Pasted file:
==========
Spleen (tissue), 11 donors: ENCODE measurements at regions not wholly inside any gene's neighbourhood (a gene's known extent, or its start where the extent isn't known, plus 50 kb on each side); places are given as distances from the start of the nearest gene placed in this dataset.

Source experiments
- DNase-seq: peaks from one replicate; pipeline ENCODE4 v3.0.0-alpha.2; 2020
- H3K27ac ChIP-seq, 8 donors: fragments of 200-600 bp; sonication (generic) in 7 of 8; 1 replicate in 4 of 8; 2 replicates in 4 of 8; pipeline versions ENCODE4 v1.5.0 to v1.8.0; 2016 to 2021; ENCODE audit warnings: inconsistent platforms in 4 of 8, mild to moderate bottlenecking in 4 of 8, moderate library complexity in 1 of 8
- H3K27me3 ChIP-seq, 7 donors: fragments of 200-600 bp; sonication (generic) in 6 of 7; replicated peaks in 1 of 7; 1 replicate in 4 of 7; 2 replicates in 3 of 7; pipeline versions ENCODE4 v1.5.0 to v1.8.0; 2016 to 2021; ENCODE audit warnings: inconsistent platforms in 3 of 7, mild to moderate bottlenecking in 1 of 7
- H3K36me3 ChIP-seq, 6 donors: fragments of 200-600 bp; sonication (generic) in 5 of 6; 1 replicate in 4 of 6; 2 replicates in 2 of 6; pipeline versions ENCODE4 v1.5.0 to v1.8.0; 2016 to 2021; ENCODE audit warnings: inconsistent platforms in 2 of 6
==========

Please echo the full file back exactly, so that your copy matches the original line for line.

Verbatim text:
Spleen (tissue), 11 donors: ENCODE measurements at regions not wholly inside any gene's neighbourhood (a gene's known extent, or its start where the extent isn't known, plus 50 kb on each side); places are given as distances from the start of the nearest gene placed in this dataset.

Source experiments
- DNase-seq: peaks from one replicate; pipeline ENCODE4 v3.0.0-alpha.2; 2020
- H3K27ac ChIP-seq, 8 donors: fragments of 200-600 bp; sonication (generic) in 7 of 8; 1 replicate in 4 of 8; 2 replicates in 4 of 8; pipeline versions ENCODE4 v1.5.0 to v1.8.0; 2016 to 2021; ENCODE audit warnings: inconsistent platforms in 4 of 8, mild to moderate bottlenecking in 4 of 8, moderate library complexity in 1 of 8
- H3K27me3 ChIP-seq, 7 donors: fragments of 200-600 bp; sonication (generic) in 6 of 7; replicated peaks in 1 of 7; 1 replicate in 4 of 7; 2 replicates in 3 of 7; pipeline versions ENCODE4 v1.5.0 to v1.8.0; 2016 to 2021; ENCODE audit warnings: inconsistent platforms in 3 of 7, mild to moderate bottlenecking in 1 of 7
- H3K36me3 ChIP-seq, 6 donors: fragments of 200-600 bp; sonication (generic) in 5 of 6; 1 replicate in 4 of 6; 2 replicates in 2 of 6; pipeline versions ENCODE4 v1.5.0 to v1.8.0; 2016 to 2021; ENCODE audit warnings: inconsistent platforms in 2 of 6